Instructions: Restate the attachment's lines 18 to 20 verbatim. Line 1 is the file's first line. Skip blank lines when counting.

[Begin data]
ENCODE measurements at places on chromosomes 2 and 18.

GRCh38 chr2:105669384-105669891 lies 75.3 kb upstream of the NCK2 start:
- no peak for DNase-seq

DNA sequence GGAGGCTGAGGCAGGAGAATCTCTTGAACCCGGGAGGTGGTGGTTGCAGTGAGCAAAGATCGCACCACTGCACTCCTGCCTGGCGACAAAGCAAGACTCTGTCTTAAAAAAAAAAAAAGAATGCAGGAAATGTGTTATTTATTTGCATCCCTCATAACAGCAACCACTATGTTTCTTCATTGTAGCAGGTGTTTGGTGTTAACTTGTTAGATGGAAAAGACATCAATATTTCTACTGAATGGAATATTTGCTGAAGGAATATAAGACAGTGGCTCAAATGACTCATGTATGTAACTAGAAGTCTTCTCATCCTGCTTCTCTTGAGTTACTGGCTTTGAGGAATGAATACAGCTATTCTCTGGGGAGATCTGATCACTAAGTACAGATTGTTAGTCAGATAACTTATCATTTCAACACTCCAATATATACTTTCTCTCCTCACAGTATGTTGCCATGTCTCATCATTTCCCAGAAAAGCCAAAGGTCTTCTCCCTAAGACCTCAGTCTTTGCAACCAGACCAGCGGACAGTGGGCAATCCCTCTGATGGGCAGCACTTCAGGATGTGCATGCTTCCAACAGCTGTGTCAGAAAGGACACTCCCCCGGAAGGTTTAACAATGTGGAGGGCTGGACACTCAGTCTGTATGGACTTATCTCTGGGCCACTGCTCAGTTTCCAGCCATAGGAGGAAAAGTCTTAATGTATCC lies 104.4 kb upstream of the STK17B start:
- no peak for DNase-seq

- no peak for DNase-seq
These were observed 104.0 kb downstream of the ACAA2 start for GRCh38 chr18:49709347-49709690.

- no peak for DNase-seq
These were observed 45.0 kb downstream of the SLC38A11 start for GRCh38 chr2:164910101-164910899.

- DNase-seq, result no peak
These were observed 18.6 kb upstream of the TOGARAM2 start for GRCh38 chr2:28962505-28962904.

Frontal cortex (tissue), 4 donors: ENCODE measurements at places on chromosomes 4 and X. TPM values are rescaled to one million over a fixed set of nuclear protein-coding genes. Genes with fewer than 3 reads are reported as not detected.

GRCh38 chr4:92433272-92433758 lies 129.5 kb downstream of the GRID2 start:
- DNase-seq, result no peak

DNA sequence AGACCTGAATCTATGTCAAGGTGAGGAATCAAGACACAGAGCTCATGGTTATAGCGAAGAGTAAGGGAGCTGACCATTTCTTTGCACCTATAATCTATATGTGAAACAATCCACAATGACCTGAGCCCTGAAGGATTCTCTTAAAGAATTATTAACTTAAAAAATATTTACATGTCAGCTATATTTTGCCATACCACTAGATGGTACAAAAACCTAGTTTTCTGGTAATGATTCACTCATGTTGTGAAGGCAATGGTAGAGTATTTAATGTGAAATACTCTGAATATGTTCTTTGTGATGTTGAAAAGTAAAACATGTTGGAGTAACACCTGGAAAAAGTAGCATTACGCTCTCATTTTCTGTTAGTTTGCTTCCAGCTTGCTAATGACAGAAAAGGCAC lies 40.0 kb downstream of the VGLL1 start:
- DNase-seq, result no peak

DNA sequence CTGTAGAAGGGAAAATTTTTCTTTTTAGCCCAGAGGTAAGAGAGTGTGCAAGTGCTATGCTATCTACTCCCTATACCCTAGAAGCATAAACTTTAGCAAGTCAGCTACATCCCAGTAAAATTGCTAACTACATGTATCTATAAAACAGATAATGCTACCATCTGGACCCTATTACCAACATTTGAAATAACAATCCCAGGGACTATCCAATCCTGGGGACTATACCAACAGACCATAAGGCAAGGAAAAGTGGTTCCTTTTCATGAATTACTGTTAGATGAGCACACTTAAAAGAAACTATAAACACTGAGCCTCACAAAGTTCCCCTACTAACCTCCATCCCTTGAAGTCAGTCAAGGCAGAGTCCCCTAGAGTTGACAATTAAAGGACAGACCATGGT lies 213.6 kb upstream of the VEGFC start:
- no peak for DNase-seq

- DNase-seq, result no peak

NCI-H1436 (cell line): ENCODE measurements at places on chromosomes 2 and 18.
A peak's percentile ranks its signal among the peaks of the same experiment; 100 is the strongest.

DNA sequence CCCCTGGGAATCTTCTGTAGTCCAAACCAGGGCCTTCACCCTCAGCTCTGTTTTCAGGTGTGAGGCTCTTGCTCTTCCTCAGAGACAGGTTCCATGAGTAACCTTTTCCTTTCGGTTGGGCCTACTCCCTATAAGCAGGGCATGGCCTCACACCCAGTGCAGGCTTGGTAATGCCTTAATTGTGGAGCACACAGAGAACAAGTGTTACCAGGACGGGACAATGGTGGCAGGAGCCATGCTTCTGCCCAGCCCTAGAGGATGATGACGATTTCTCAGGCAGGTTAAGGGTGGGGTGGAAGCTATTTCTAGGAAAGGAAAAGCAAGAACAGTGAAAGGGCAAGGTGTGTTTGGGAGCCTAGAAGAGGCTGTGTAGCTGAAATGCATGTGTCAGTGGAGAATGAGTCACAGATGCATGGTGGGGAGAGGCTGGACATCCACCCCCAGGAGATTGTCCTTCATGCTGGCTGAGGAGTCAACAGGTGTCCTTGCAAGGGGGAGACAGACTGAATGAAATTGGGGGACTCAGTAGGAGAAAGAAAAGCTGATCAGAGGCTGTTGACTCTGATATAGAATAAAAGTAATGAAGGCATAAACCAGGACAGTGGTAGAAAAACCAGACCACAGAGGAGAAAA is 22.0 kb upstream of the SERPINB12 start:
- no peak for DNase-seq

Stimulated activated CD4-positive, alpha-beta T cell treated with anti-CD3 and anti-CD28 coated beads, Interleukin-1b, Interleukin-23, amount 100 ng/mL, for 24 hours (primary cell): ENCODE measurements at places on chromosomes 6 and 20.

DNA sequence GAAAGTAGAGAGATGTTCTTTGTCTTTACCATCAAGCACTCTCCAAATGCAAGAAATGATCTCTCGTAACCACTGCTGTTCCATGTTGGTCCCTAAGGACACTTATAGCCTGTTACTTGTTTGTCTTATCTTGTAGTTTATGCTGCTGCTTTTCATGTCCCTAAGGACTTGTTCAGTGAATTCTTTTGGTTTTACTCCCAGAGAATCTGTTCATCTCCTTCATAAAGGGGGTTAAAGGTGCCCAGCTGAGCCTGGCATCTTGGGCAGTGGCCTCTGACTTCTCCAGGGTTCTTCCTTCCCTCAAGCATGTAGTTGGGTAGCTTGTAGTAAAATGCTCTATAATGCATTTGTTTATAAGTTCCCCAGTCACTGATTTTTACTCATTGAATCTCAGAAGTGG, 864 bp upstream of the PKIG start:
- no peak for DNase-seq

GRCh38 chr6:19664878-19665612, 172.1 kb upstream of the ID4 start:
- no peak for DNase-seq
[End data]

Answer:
- no peak for DNase-seq

- DNase-seq, result no peak

NCI-H1436 (cell line): ENCODE measurements at places on chromosomes 2 and 18.